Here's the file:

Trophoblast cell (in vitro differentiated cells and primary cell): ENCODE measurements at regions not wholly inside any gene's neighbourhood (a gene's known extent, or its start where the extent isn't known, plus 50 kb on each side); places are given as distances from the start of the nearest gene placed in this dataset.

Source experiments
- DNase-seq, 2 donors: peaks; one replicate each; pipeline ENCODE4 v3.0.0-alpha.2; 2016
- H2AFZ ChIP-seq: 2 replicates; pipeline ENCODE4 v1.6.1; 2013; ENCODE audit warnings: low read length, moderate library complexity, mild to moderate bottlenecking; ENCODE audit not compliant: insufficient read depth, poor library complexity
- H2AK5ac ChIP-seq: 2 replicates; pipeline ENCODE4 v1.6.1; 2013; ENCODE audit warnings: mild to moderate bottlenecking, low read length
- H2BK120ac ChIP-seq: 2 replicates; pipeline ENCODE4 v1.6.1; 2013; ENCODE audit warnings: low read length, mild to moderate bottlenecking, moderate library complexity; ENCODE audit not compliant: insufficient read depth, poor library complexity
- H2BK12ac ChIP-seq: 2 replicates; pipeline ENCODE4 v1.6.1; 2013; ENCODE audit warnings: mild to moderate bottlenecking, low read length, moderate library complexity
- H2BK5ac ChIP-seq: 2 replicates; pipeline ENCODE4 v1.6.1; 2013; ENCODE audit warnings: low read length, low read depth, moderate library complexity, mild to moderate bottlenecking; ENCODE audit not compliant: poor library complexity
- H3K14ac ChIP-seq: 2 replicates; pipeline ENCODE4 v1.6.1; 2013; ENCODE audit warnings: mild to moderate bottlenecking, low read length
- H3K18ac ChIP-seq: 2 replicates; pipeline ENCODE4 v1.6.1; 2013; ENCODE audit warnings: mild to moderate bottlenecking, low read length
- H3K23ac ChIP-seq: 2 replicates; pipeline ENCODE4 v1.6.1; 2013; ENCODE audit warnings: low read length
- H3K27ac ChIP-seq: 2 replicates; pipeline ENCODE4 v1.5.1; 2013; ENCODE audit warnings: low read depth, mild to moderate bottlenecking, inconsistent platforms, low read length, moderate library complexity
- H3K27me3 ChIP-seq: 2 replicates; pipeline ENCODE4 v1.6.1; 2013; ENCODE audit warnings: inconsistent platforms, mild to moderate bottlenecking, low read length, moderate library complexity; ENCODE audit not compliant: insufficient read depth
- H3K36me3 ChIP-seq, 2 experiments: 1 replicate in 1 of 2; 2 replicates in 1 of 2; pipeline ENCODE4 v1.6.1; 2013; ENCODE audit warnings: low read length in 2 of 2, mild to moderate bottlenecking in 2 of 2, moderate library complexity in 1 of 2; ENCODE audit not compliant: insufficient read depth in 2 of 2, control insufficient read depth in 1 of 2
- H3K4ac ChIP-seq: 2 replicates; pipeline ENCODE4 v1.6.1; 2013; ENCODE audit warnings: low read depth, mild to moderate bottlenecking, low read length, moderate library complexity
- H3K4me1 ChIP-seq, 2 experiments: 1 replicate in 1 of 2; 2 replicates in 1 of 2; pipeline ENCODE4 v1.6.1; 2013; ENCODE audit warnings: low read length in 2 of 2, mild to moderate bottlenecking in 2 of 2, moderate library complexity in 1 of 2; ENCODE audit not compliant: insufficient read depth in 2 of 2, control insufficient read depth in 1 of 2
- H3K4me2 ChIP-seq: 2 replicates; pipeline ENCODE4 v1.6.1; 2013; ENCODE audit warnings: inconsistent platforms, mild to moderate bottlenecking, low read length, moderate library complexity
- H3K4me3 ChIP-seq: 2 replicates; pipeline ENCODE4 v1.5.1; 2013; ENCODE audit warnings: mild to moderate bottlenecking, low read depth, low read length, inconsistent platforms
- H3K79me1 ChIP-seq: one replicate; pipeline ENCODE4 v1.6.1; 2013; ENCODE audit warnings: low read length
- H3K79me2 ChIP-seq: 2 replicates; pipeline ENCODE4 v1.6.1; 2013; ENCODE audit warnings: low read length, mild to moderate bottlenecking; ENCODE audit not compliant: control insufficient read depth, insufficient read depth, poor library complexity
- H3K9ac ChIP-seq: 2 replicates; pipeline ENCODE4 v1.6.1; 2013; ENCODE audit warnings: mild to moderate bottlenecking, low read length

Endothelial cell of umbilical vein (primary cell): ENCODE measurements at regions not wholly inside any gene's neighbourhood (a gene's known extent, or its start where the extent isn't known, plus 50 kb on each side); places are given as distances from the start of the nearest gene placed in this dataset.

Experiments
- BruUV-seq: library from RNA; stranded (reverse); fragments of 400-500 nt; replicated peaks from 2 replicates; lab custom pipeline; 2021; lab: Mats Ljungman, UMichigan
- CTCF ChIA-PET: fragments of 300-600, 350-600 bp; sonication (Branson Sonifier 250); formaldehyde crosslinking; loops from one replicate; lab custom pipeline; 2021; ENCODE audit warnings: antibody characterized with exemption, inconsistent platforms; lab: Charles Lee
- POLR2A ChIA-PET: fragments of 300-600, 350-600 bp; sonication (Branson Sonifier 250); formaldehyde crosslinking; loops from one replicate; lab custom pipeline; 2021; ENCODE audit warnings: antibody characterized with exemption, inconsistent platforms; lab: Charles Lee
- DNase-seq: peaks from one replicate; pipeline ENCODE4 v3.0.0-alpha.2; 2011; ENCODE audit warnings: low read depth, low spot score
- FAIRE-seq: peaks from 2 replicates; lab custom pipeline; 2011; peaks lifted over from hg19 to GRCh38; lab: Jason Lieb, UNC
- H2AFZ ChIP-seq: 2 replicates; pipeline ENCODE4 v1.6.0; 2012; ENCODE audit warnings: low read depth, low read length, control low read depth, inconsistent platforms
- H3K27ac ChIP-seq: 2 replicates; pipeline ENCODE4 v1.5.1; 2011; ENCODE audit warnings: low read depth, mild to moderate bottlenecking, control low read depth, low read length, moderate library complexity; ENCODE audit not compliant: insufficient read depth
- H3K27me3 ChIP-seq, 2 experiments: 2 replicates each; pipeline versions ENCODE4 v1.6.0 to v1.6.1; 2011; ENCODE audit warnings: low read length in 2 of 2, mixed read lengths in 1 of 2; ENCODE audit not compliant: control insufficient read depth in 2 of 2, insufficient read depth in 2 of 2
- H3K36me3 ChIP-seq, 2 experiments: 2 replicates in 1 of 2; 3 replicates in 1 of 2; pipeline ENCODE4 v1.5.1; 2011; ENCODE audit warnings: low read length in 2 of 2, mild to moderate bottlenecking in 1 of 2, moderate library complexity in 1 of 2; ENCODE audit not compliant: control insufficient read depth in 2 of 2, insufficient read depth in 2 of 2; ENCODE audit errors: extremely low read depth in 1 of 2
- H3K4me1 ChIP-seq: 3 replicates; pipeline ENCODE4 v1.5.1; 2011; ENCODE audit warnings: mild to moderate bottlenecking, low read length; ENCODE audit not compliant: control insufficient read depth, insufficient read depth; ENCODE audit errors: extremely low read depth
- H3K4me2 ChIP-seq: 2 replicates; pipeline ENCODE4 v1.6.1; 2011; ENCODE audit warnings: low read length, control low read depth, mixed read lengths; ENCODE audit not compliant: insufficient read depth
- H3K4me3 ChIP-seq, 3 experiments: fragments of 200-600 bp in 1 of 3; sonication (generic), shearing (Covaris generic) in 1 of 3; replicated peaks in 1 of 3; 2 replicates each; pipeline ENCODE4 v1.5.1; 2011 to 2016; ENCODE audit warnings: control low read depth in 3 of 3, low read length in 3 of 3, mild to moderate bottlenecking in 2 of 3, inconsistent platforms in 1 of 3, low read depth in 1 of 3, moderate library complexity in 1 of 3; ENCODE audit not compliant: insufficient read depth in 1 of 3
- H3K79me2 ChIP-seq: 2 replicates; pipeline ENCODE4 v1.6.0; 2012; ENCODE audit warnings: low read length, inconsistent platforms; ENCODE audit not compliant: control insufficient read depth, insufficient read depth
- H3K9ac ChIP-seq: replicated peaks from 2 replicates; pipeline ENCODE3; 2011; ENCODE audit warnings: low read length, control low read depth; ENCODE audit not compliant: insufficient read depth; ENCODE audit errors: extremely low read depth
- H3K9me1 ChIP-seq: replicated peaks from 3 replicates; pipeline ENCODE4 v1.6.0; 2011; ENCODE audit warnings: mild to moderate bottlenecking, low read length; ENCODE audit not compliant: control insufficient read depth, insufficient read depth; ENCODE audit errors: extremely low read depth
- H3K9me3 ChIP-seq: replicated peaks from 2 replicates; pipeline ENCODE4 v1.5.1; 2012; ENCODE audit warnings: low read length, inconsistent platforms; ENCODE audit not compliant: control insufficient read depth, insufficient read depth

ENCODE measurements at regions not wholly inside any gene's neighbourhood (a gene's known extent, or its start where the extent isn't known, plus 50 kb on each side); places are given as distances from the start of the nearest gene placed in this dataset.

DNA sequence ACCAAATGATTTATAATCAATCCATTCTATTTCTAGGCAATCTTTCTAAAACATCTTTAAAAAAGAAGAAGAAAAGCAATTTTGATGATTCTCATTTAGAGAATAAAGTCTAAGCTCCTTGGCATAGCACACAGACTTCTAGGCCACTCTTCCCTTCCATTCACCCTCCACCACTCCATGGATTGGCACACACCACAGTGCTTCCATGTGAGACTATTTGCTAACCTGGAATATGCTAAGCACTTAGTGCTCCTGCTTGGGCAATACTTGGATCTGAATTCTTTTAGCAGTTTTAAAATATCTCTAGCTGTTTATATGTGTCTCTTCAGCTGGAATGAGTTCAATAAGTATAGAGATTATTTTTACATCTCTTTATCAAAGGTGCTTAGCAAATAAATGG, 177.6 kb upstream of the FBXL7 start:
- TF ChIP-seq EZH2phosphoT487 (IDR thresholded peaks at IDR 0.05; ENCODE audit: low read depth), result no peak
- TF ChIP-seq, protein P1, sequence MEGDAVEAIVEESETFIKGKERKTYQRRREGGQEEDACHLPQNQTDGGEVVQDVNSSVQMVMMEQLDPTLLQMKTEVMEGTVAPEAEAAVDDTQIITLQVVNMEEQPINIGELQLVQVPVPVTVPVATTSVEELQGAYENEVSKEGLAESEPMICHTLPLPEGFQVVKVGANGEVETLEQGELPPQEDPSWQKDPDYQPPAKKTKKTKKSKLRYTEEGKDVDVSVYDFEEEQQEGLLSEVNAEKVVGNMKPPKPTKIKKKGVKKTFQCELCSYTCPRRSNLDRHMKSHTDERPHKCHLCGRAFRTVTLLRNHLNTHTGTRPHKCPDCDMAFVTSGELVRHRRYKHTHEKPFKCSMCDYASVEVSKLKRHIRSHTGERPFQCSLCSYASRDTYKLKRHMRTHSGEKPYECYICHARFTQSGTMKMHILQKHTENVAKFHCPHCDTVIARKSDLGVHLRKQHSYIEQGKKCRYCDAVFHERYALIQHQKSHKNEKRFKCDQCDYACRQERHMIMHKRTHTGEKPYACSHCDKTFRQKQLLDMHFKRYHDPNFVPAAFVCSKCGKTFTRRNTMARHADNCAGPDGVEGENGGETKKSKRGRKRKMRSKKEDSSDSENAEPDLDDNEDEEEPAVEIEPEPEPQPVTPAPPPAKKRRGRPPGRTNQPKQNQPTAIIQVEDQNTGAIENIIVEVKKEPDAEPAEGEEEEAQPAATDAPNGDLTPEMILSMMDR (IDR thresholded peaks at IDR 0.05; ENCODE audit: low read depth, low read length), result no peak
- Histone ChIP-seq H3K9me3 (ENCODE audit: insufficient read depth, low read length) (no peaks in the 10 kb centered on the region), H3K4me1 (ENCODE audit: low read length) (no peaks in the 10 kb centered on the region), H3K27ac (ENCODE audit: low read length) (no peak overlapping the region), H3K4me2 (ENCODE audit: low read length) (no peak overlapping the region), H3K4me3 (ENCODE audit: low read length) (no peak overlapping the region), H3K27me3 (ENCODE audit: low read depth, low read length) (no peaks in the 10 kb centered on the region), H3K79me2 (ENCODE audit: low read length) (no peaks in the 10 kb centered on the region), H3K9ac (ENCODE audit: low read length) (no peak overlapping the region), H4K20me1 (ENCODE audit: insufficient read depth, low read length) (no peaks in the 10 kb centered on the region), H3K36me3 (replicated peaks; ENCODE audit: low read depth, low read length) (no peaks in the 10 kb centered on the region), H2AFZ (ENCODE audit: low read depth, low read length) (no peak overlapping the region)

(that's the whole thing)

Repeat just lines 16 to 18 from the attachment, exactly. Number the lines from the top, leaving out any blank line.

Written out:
- H3K4me1 ChIP-seq, 2 experiments: 1 replicate in 1 of 2; 2 replicates in 1 of 2; pipeline ENCODE4 v1.6.1; 2013; ENCODE audit warnings: low read length in 2 of 2, mild to moderate bottlenecking in 2 of 2, moderate library complexity in 1 of 2; ENCODE audit not compliant: insufficient read depth in 2 of 2, control insufficient read depth in 1 of 2
- H3K4me2 ChIP-seq: 2 replicates; pipeline ENCODE4 v1.6.1; 2013; ENCODE audit warnings: inconsistent platforms, mild to moderate bottlenecking, low read length, moderate library complexity
- H3K4me3 ChIP-seq: 2 replicates; pipeline ENCODE4 v1.5.1; 2013; ENCODE audit warnings: mild to moderate bottlenecking, low read depth, low read length, inconsistent platforms